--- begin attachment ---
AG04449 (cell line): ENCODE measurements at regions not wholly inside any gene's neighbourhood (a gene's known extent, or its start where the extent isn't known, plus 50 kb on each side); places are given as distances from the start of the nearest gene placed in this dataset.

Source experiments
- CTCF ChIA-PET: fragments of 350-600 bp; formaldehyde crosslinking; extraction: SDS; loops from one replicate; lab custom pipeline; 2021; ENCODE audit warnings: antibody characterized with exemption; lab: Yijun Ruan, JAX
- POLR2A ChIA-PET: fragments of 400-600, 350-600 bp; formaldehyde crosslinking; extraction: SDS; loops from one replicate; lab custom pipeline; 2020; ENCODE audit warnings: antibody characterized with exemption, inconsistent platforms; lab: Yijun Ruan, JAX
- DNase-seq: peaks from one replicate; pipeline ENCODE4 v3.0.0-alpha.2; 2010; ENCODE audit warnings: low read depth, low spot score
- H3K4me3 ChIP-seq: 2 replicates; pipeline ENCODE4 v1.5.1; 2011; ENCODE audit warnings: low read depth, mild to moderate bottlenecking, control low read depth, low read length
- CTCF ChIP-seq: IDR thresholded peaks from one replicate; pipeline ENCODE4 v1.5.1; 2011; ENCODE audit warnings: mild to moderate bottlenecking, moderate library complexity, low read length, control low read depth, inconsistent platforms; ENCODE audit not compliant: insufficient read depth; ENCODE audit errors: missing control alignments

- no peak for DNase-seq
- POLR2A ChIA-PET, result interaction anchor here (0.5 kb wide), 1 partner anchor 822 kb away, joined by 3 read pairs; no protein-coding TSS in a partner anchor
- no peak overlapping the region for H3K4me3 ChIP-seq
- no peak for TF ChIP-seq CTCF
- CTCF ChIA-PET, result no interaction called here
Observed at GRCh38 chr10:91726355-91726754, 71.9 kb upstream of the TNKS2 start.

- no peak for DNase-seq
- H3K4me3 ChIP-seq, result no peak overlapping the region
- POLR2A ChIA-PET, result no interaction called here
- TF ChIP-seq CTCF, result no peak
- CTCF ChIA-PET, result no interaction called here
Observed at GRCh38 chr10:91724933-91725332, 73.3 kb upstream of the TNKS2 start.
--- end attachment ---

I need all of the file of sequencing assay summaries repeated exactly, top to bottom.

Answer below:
AG04449 (cell line): ENCODE measurements at regions not wholly inside any gene's neighbourhood (a gene's known extent, or its start where the extent isn't known, plus 50 kb on each side); places are given as distances from the start of the nearest gene placed in this dataset.

Source experiments
- CTCF ChIA-PET: fragments of 350-600 bp; formaldehyde crosslinking; extraction: SDS; loops from one replicate; lab custom pipeline; 2021; ENCODE audit warnings: antibody characterized with exemption; lab: Yijun Ruan, JAX
- POLR2A ChIA-PET: fragments of 400-600, 350-600 bp; formaldehyde crosslinking; extraction: SDS; loops from one replicate; lab custom pipeline; 2020; ENCODE audit warnings: antibody characterized with exemption, inconsistent platforms; lab: Yijun Ruan, JAX
- DNase-seq: peaks from one replicate; pipeline ENCODE4 v3.0.0-alpha.2; 2010; ENCODE audit warnings: low read depth, low spot score
- H3K4me3 ChIP-seq: 2 replicates; pipeline ENCODE4 v1.5.1; 2011; ENCODE audit warnings: low read depth, mild to moderate bottlenecking, control low read depth, low read length
- CTCF ChIP-seq: IDR thresholded peaks from one replicate; pipeline ENCODE4 v1.5.1; 2011; ENCODE audit warnings: mild to moderate bottlenecking, moderate library complexity, low read length, control low read depth, inconsistent platforms; ENCODE audit not compliant: insufficient read depth; ENCODE audit errors: missing control alignments

- no peak for DNase-seq
- POLR2A ChIA-PET, result interaction anchor here (0.5 kb wide), 1 partner anchor 822 kb away, joined by 3 read pairs; no protein-coding TSS in a partner anchor
- no peak overlapping the region for H3K4me3 ChIP-seq
- no peak for TF ChIP-seq CTCF
- CTCF ChIA-PET, result no interaction called here
Observed at GRCh38 chr10:91726355-91726754, 71.9 kb upstream of the TNKS2 start.

- no peak for DNase-seq
- H3K4me3 ChIP-seq, result no peak overlapping the region
- POLR2A ChIA-PET, result no interaction called here
- TF ChIP-seq CTCF, result no peak
- CTCF ChIA-PET, result no interaction called here
Observed at GRCh38 chr10:91724933-91725332, 73.3 kb upstream of the TNKS2 start.